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Birth place and Date: San Francisco, California, 1 January 1914.
Education: B.A., Hiram College, Ohio, 1935; M.A., Russian Institute, Columbia

University, 1950; Ph.D., Georgetown University, 1954; Naval War College,

Senior Strategy Course, 1954-1955; various USAF and RAF Service Schools. Military Background: Entered military service, 1942; Group Intelligence Officer,

Bombardment and Troop Carrier Groups, European Theater, 1913–1915; Air Staff, Headquarters USAF, and various schools, 1946–1955; U.S. Air Attaché, American Embassy, Moscow, USSR, 1956–1958; Chief, Special Advisory Group to ACS/Int., Hq. USAF, 1959; Member, Coolidge Committee for Disarmament Policy Review, 1959–1960; Staff Officer, JCS; Air Force member of U.S. Delegation to 10-Vation Disarmament Conference, Geneva, 1960; Member U.S. Delegation to Summit Conference, Paris, May 1960; Advisor at McCloy-Zorin talks, Moscow, June-July 1961; last assignment before retirement on 1 September 1962: Director, Sino-Soviet Region, Office of Assistant Secretary of De

fense, ISA, 1960–1962. Principal Activities: Former journalist (Cleveland Plain Dealer, 1936–1941),

and member natural science expedition (Panama, Amazon Valley, 1937) ; Private pilot; yachtsman; occasional lecturer on Sino-Soviet affairs and strategic problems at National War College ; Industrial College Armed Forces; Air War College; Naval War College; Army War College; Inter-American Defense College; Air Command and Staff School; Foreign Service Institute; Russian Institute, Harvard University ; Center for International Studies, Harvard University ; Russian Institute, Columbia University; National Security Seminar, Ohio State University; Harvard-MIT Joint Arms Control Seminar, and other

institutions. Writings: Author, Soviet Strategy at the Crossroads, Harvard University Press,

1964; Soviet Power and Europe: 1945–1969, Johns Hopkins Press (in press). Co-editor and translator of V. D. Sokolovskii, Soviet Military Strategy, Prentice-Hall, 1963. Contributing author to American Strategy for the Nuclear Age, Doubleday, 1960; Soviet Nuclear Strategy, Georgetown Center for Strategic Studies, 1963 ; Détente: Cold War Strategies in Transition, Praeger, 1965 ; The Military Technical Revolution, Praeger, 1966; Sino-Soviet Rivalry, Praeger, 1966 ; Eastern Europe in Transition, Johns Hopkins Press, 1966 ; Prospects for Soviet Society, Council on Foreign Relations, 1968. Author of various articles and reviews in: Foreign Affairs, Current History, Orbis, Air Force Magazine, The World Today, Survival, Problems of Communism, Slavic Review, Russian Review, Army, Journal of Modern History, Temple Laro Quarterly, Europa Archiv, Ost Europa, Interplay, Saturday Review. Author of various RAND re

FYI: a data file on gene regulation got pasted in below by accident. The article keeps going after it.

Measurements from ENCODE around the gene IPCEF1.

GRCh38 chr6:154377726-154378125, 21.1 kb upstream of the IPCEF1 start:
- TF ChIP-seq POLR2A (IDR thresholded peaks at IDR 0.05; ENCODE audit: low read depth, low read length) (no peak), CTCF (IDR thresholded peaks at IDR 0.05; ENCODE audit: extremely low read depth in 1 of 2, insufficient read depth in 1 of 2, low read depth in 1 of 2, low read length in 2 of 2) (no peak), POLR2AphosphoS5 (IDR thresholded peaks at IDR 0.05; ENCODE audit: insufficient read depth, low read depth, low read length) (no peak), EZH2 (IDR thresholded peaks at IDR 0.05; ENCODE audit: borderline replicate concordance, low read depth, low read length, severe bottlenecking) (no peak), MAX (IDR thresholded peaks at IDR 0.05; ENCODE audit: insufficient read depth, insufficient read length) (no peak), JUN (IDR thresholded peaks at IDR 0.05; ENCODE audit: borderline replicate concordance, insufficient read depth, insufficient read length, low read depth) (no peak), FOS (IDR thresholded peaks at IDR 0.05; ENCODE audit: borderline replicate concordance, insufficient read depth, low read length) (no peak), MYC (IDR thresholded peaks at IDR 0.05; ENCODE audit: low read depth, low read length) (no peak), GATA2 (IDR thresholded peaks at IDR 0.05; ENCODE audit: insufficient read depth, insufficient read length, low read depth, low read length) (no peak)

search memoranda and papers. Membership: American Political Science Association; Institute of Strategic Stud

ies, London; American Association for the Advancement of Slavic Studies;

The Cosmos Club; The Annapolis Yacht Club. Decorations: Legion of Merit with OLC; Commendation with OLC; Theater

ribbons.

APPENDIX

STATEMENT OF SECRETARY OF DEFENSE MELVIN R. LAIRD BEFORE THE SENATE ABMED SERVICES COMMITTEE ON THE STRATEGIC BALANCE AND ARMS LIMITATION

May 12, 1970 Mr. Chairman and Members of the Committee :

Dr. Foster, Admiral Moorer and I appreciate the opportunity to discuss with this Committee key aspects of the strategic balance, and the relationship of United States strategic force programs to the Strategic Arms Limitation Talks (SALT) which we are conducting with the Soviet Union.

President Nixon, in his report to the Congress on U.S. Foreign Policy for the 1970's, characterized these talks as "the most important arms control negotiations this country has ever entered.”

I want to emphasize that I, as Secretary of Defense, and our military leadership hope that SALT will be successful. The President has stated the fundamental purpose of our strategic forces:

The overriding purpose of our strategic posture is political and defensive: to deny other countries the ability to impose their will on the United States and its allies under the weight of strategic military superiority. We must insure that all potential aggressors see unacceptable risks in contemplating a nuclear attack, or nuclear blackmail, or acts which could escalate to strategic nuclear war, such as a Soviet conven

tional attack on Europe. This purpose is independent of SALT. One way to accomplish this purpose, however, is through SALT. The purpose of these talks is to determine whether it is possible to find an agreement-acceptable both to the Soviet Union and to the United States—which can improve the security of both countries, reduce the likelihood that nuclear war will occur, and reduce the portion of our national resources devoted to strategic weapons. We believe that it is possible to reach a historic agreement with the Soviet Union on the limitation of strategic arms. We believe such an agreement should be acceptable to the Soviet Union provided the Soviets do, in fact, share our objective of deterrence.